Food

Oh Goodies: Wal-Mart Goes Mail-Order Gourmet

NPR | Nov. 15, 2012 3:15 p.m.

Contributed By:

Helen Thompson

Walmart is throwing its hat in the gourmet food ring just in time for the holidays this year. Yesterday, the mega-store company launched a monthly food subscription service that sends customers a sampling of novel food products each month.

Here’s how the service, called Goodies, works: For $7, customers sign up to receive six to eight food products “ranging from healthy and organic to artisan and ethnic.” November’s theme is “Easy Entertaining,” and the box includes pumpkin pie spice tea, dark quinoa chocolate bars, Biscoff smooth spread, cheddar popcorn, flourless chocolate soufflé mix, nuts, and wine cookies.

All signs suggest the service, which comes out of the WalmartLabs research division, is an attempt to attract adventurous foodies who typically snub the retailer. “With Goodies Co., subscribers have the pleasure of opening a box filled with delicious treats every month that they like or may never have tried before,” Ravi Raj, WalmartLabs’ vice president of products, said in a statement.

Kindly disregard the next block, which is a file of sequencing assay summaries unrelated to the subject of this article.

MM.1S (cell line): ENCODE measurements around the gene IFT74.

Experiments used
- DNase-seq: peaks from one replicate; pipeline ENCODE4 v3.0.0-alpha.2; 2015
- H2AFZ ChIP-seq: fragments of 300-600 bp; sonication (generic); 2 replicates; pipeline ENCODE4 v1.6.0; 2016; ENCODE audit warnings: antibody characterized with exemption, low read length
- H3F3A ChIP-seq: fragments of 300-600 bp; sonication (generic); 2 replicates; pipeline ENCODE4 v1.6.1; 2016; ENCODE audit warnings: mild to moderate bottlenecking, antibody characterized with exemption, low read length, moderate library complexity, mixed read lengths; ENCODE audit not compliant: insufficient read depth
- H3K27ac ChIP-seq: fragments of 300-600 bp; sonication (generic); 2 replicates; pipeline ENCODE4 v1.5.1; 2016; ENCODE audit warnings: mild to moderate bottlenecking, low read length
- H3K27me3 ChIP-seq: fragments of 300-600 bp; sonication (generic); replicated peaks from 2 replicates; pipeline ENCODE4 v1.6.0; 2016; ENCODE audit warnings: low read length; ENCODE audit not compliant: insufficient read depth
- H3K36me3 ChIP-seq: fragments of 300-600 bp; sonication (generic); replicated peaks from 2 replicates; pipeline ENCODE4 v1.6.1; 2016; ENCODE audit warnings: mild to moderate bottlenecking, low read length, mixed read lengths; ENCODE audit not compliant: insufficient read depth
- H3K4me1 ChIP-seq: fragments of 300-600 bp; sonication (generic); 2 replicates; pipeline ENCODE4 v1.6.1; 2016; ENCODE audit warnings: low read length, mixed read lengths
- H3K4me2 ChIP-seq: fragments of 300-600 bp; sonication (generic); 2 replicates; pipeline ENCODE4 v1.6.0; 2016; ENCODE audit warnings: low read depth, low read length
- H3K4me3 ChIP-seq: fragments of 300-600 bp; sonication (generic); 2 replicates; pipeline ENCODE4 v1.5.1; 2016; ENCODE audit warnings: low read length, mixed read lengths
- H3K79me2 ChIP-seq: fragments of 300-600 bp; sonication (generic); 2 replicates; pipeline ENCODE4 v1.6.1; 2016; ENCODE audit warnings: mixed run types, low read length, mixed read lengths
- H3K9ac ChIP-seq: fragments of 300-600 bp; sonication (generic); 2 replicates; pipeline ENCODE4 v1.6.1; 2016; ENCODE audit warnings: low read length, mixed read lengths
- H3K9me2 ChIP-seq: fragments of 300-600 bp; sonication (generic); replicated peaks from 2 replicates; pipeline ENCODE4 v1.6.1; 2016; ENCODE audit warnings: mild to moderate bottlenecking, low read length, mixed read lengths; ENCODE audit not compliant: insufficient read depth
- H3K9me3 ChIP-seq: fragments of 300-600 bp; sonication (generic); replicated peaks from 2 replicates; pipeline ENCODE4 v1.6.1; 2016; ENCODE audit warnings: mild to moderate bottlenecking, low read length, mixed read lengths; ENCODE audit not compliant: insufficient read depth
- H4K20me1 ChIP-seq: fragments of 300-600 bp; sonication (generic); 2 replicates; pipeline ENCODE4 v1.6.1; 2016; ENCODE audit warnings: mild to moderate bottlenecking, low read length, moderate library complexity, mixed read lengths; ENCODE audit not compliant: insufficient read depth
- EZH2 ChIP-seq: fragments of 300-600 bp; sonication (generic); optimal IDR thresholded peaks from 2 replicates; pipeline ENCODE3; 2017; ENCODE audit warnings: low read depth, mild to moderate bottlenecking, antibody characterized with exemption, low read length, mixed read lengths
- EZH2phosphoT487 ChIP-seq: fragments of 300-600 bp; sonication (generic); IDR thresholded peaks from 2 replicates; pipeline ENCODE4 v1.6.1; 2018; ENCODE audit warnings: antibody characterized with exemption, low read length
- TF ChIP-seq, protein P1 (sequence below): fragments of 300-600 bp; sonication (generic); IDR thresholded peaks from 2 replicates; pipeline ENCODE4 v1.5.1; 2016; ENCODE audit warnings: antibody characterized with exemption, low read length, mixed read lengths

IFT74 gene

Several startups have paved the way with such “discovery commerce” strategies – like Birchbox, a beauty product start-up that sends subscribers a box of sample-size beauty products each month. Tech Crunch notes that Walmart may steal the spotlight in the food sector with its cheaper service — most other food service start-ups charge between $10 to $27 for boxes for 8 to 13 gourmet or health food items.

Walmart also hopes Goodies clientele will get busy chatting about the products online. “The whole social aspect of this is critical,” Raj told Fast Company. “This is a two-way dialogue. It isn’t about us sending products and you just getting and eating them.”

The program has been in trial mode for the past three months, and some of the 3,000 volunteers have already started the food conversation with product reviews and ratings on the Goodies site. It’s a source of retail data for the food companies and may also determine whether their product ends up on a Walmart shelf in the near future.

Copyright 2012 National Public Radio. To see more, visit http://www.npr.org/.

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